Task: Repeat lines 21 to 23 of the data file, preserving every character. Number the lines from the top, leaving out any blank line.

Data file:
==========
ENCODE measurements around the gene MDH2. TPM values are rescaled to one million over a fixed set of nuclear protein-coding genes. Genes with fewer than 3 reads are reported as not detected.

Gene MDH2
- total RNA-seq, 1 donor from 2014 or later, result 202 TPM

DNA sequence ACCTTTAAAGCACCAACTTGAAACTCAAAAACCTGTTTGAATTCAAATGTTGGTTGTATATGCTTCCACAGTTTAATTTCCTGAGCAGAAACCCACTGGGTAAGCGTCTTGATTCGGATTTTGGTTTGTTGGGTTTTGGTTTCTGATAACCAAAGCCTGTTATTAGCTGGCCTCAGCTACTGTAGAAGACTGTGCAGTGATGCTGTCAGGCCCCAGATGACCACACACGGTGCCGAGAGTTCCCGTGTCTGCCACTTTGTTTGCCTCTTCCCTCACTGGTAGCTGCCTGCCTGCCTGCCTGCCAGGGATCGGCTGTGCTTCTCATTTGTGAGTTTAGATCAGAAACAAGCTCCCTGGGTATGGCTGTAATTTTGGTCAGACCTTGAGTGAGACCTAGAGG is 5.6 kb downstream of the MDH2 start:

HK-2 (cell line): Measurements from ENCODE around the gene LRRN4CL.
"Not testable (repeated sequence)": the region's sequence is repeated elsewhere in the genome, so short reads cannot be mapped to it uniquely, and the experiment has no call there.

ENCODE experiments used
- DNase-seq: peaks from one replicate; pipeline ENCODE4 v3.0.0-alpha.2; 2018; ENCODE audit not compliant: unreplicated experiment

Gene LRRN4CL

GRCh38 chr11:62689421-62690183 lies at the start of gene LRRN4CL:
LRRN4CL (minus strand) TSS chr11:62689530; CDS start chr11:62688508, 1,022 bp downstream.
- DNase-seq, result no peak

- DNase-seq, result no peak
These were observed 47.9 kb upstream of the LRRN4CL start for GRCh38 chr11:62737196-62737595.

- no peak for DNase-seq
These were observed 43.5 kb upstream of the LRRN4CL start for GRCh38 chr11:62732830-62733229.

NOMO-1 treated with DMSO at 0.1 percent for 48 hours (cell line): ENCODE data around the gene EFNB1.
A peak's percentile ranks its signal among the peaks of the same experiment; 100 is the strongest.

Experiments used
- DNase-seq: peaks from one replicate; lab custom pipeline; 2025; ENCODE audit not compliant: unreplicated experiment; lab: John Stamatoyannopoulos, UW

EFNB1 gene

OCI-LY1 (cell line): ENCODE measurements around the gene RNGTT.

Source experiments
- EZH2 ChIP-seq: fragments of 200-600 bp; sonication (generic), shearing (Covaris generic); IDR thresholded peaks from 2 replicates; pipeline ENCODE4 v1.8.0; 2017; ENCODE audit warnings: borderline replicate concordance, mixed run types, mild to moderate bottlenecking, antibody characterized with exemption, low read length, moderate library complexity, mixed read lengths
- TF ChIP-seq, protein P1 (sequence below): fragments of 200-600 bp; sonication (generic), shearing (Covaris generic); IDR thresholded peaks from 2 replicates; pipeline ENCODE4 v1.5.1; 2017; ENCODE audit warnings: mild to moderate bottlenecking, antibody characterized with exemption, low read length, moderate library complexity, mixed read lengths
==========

EFNB1 gene

OCI-LY1 (cell line): ENCODE measurements around the gene RNGTT.

Source experiments